Just about everyone enjoys listening to music, but can loud music lead to hearing loss? We’ve all seen teenagers who put on a pair of headphones and crank the volume up to astonishing levels. You may even have seen the latest episode of ‘Skins’ where a rocker loses his hearing due to listening to a rock track at a ridiculously high volume. The truth is that this depiction is true – loud music (as well as exposure to any loud noise) can cause hearing loss.
What Dangers are There?
With recent studies showing that around 25% of people under the age of 24 listen to music at the maximum level, this is a worrying statistic. Although you may think that plugging your headphones in and drowning out the outside noise is a good thing, it may be leading to hearing damage – semi permanent or even permanent. Exposure to loud levels of noise can cause damage to the neural pathways leading from the ear canal to the brain. This is called nerve damage.
Frequent or prolonged exposure to volumes of over 85 decibels can and will cause hearing loss. Loud music is one of the most common causes of hearing loss and the old age argument of a parent telling a child to turn the music volume down is a valid one. Even with headphones however hearing loss can still be caused. With many mp3 players are able to blast tunes out at 104 decibels – this is almost 20 decibels over the safety line.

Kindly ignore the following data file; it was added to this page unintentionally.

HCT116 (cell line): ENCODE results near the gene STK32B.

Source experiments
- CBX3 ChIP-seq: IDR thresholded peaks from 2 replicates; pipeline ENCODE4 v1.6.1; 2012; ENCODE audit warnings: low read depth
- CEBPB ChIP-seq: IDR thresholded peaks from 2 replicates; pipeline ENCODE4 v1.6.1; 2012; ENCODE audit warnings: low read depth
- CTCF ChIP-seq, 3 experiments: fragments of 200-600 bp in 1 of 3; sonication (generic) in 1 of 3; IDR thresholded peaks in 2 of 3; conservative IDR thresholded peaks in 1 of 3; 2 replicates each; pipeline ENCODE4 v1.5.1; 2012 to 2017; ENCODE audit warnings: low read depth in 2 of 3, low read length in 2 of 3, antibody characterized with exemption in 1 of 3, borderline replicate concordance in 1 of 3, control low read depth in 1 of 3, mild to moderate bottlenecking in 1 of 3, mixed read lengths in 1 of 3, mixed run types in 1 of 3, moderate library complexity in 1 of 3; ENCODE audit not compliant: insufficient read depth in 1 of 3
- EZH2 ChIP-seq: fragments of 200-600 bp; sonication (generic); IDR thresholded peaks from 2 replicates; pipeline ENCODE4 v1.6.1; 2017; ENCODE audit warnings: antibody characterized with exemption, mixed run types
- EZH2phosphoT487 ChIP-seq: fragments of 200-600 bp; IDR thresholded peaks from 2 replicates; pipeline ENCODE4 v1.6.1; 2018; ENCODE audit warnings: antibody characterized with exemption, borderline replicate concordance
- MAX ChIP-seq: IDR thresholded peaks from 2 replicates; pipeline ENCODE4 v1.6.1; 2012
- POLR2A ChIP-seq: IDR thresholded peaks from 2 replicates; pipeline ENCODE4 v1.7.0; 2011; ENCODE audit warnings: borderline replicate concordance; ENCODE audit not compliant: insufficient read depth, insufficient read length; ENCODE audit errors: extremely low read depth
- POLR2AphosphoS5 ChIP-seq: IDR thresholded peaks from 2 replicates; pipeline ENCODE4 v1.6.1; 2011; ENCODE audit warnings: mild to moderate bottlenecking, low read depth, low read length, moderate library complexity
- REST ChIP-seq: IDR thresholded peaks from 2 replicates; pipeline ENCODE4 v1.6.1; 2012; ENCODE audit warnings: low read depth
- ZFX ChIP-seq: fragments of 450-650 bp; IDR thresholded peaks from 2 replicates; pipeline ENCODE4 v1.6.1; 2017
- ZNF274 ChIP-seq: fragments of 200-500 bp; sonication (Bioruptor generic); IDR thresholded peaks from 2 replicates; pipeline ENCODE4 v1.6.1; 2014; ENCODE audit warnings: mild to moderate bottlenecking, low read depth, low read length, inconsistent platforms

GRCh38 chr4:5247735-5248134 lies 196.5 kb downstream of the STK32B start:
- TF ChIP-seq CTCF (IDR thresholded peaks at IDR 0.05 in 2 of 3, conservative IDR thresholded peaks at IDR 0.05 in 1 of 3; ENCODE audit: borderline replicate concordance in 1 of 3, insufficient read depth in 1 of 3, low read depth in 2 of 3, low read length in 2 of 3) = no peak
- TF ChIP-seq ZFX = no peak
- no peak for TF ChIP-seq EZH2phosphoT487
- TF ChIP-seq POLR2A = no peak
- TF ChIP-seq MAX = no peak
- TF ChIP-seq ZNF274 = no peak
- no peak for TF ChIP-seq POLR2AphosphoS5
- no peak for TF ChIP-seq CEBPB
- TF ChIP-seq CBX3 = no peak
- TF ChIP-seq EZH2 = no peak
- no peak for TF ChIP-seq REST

How does Loud Music Damage Hearing?
Everyone is born with tiny hair cells that line the inner ear. These cells transmit signals to the brain, which get interpreted as sound. Listening to loud music flattens these hairs, causing them to not work properly. Although in time the hairs will spring back up and work as usual, prolonged listening of loud music can cause these hairs to stay flat or even break – causing hearing damage. Loud music and hearing loss do seem to go hand in hand and although it may not happen instantly, prolonged listening can cause serious damage.
Are there any Solutions?
Most people are unaware of the problems that loud music can cause and they simply do not believe the loud music can be attributed to hearing loss. It is wise to consider keeping the volume of music at a level below 80 decibels in order to protect yourself. There are specially designed earplugs on the market today for music lovers that filter the frequencies allowing for a full music experience without the need for a high volume.
If hearing loss has already become a problem, eating a diet of antioxidants (tomatoes, avocadoes and oily fish) can often help to prevent hearing loss, as can quitting smoking and taking time to rest your ears in noisy situations. Loud music can lead to hearing loss but being more aware of the situation can prevent this from happening.